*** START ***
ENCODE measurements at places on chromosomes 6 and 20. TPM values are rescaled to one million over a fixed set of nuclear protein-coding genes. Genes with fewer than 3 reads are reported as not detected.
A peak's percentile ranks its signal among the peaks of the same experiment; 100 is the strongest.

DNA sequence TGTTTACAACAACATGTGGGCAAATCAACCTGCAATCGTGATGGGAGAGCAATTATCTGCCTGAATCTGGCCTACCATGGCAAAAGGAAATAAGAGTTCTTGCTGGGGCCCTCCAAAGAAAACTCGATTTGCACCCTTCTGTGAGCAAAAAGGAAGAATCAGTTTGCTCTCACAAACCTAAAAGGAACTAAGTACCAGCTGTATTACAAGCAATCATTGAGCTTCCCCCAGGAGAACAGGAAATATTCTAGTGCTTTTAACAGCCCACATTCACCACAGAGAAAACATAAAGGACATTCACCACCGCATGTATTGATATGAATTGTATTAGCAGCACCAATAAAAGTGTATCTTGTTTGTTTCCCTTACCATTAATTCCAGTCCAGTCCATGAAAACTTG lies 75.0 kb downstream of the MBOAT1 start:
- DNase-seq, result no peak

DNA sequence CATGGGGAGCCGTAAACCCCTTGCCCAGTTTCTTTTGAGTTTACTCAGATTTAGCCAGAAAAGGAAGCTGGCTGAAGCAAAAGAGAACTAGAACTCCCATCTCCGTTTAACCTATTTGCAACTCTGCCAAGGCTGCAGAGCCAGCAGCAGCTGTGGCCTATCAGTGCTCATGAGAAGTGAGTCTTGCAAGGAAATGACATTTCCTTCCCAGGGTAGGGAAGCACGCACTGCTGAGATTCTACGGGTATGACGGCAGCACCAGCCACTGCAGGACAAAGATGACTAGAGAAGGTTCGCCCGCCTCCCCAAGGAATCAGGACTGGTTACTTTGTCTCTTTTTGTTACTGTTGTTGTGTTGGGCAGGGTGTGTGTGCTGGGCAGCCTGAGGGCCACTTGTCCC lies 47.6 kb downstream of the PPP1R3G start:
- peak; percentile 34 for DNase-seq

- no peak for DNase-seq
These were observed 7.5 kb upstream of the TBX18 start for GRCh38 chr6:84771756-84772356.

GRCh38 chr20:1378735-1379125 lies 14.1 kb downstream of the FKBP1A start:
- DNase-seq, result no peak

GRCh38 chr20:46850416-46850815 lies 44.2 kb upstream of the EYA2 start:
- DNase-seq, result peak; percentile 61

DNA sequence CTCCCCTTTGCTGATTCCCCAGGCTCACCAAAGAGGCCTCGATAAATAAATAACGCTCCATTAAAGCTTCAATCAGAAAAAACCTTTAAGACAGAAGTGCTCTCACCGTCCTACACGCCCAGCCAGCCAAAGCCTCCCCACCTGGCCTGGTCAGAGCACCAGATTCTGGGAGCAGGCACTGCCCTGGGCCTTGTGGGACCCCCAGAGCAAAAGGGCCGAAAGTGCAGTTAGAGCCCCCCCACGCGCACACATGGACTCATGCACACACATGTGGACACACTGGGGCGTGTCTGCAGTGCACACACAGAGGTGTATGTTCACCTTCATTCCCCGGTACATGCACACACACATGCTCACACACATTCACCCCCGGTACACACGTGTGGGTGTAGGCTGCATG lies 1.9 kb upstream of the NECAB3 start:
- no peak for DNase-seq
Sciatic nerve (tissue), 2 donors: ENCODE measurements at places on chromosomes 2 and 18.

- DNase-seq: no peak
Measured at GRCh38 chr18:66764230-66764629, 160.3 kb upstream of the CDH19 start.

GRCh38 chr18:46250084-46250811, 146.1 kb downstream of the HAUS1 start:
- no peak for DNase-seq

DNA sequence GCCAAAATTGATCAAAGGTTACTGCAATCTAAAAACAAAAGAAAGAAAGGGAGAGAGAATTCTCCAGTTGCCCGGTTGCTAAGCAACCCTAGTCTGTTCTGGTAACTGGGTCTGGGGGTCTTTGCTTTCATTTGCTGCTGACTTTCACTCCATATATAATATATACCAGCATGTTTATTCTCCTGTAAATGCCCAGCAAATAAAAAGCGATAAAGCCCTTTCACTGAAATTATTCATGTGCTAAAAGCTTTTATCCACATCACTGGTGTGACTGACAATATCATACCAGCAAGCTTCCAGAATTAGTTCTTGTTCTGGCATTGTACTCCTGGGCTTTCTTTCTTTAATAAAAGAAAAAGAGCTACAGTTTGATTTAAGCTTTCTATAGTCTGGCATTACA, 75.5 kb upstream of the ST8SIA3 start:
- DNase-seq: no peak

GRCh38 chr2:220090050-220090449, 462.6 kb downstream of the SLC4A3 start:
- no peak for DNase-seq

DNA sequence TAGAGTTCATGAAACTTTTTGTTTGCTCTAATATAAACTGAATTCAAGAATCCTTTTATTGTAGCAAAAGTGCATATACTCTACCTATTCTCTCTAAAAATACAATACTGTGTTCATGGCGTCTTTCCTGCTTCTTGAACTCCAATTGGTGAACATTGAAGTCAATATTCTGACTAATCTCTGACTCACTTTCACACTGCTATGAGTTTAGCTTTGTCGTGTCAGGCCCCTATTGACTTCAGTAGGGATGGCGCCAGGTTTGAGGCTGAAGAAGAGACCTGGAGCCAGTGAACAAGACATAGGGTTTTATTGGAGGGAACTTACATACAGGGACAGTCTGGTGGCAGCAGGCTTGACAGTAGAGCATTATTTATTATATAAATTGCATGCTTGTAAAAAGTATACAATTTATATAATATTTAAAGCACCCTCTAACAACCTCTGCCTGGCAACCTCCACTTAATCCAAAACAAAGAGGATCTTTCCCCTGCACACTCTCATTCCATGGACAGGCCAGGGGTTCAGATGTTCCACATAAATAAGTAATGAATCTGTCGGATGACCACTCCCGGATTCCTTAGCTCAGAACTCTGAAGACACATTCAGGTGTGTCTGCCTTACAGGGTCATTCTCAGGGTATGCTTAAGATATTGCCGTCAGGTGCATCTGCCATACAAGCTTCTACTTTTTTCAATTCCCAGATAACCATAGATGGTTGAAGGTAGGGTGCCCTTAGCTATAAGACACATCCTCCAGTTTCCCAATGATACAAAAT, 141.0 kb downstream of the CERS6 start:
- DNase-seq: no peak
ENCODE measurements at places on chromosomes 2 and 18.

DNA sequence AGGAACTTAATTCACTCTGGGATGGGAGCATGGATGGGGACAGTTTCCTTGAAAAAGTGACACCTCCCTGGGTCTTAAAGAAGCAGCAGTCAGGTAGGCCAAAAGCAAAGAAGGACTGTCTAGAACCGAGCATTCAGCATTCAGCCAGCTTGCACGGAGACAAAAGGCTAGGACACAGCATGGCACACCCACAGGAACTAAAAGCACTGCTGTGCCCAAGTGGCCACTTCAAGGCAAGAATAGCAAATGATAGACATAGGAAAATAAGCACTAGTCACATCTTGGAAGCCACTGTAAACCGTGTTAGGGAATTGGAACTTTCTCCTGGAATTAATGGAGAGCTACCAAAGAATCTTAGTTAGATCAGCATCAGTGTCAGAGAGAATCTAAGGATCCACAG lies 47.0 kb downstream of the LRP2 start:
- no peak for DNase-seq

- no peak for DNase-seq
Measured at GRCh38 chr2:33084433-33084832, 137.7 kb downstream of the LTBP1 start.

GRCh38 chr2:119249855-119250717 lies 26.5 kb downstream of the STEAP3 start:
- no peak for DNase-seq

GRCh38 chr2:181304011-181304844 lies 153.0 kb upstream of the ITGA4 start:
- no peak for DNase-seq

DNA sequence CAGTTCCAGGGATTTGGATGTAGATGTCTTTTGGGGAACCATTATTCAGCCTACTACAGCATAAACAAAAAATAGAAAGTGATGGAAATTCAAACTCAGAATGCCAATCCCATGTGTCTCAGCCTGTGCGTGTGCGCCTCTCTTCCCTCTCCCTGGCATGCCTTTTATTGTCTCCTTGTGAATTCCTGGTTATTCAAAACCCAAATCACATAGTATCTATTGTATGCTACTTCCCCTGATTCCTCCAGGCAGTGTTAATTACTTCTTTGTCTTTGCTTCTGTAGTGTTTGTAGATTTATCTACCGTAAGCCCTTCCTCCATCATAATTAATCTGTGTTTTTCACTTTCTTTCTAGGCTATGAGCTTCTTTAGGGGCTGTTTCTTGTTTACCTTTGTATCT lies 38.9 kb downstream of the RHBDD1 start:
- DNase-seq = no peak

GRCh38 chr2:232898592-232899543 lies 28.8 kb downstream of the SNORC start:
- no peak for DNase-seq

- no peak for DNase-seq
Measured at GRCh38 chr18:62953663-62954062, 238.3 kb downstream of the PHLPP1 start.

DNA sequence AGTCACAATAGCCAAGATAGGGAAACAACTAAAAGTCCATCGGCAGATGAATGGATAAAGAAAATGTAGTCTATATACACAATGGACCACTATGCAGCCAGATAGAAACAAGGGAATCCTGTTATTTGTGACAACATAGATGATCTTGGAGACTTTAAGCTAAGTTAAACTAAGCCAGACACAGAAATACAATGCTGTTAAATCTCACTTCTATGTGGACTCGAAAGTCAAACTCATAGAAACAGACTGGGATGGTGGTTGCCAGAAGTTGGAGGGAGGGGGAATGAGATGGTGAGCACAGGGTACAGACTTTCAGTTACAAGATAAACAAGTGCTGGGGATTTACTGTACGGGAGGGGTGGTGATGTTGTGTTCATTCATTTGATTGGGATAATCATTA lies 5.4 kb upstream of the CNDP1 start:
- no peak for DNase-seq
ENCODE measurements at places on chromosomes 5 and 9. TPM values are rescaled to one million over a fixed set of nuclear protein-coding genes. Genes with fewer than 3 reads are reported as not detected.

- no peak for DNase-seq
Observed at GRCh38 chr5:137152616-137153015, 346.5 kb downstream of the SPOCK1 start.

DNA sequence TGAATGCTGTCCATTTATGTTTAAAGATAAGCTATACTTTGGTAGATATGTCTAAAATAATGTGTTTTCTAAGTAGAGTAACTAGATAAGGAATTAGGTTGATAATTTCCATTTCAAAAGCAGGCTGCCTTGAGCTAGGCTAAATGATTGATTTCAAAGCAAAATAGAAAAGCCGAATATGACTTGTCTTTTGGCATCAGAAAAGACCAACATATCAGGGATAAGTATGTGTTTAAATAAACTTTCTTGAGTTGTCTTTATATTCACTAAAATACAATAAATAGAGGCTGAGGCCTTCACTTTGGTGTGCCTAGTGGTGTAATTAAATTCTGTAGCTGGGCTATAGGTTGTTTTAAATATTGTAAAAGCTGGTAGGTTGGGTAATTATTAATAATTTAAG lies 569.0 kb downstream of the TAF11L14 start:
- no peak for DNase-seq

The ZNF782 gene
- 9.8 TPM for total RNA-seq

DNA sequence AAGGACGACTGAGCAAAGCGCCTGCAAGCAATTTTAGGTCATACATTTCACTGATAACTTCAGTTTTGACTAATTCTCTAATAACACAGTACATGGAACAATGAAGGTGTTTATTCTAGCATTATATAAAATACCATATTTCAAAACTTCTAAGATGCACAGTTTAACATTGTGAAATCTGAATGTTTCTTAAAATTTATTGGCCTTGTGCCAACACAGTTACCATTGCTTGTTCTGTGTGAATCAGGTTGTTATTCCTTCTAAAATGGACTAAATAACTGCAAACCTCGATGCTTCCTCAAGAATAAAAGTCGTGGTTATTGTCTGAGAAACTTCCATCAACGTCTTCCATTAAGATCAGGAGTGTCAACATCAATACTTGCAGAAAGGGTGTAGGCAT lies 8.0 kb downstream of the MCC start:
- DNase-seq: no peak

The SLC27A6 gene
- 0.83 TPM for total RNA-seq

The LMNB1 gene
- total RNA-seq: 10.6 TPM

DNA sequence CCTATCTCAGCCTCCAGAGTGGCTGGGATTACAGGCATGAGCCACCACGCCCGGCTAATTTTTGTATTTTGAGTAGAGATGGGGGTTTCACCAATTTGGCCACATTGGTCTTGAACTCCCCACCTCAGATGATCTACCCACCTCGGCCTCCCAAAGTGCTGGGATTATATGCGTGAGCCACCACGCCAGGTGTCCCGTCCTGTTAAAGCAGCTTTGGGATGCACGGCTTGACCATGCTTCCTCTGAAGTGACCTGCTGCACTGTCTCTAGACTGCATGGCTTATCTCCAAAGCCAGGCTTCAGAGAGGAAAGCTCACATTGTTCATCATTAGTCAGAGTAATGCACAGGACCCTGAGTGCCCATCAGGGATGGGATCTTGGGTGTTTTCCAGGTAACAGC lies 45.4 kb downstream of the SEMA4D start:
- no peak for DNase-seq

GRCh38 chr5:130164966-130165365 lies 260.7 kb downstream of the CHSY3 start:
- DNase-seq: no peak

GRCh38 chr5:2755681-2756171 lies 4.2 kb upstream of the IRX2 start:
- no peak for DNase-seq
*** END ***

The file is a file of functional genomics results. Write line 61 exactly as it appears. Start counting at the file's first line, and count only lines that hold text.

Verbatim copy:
- no peak for DNase-seq